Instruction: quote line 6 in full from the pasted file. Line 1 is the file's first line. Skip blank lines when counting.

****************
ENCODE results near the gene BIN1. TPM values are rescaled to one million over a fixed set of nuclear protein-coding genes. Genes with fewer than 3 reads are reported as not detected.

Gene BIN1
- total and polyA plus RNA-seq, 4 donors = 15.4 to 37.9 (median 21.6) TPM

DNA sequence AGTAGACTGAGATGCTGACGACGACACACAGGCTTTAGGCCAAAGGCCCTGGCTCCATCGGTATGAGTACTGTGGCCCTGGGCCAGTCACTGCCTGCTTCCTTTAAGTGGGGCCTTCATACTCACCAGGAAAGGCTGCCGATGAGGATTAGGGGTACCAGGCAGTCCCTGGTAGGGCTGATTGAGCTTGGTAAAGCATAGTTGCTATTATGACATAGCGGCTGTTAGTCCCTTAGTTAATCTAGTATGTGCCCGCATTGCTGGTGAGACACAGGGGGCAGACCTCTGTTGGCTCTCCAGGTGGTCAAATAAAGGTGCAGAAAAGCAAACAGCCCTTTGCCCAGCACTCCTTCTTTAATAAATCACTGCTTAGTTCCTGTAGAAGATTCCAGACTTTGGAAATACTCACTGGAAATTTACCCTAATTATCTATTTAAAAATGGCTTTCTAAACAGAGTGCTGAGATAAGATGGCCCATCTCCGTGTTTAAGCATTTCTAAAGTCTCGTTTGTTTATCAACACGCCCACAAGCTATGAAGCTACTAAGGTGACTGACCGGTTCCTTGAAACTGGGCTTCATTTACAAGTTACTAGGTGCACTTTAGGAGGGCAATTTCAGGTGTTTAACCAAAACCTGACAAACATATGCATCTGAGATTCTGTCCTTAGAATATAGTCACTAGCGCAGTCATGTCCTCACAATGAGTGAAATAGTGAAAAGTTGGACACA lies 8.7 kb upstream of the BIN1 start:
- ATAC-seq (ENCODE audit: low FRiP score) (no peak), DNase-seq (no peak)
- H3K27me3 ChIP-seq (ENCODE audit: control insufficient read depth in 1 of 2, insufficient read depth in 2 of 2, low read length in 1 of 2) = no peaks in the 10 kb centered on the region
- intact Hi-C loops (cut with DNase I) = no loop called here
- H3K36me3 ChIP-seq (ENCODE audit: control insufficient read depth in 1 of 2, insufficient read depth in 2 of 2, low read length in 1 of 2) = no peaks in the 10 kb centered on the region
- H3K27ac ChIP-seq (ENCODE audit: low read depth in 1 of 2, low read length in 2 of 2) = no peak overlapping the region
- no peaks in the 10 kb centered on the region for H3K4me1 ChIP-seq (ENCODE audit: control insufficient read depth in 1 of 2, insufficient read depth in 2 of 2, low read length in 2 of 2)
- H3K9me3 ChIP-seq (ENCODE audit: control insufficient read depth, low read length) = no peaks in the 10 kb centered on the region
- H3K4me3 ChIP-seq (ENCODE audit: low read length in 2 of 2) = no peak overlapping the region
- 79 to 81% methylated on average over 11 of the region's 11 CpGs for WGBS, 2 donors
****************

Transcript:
- H3K27me3 ChIP-seq (ENCODE audit: control insufficient read depth in 1 of 2, insufficient read depth in 2 of 2, low read length in 1 of 2) = no peaks in the 10 kb centered on the region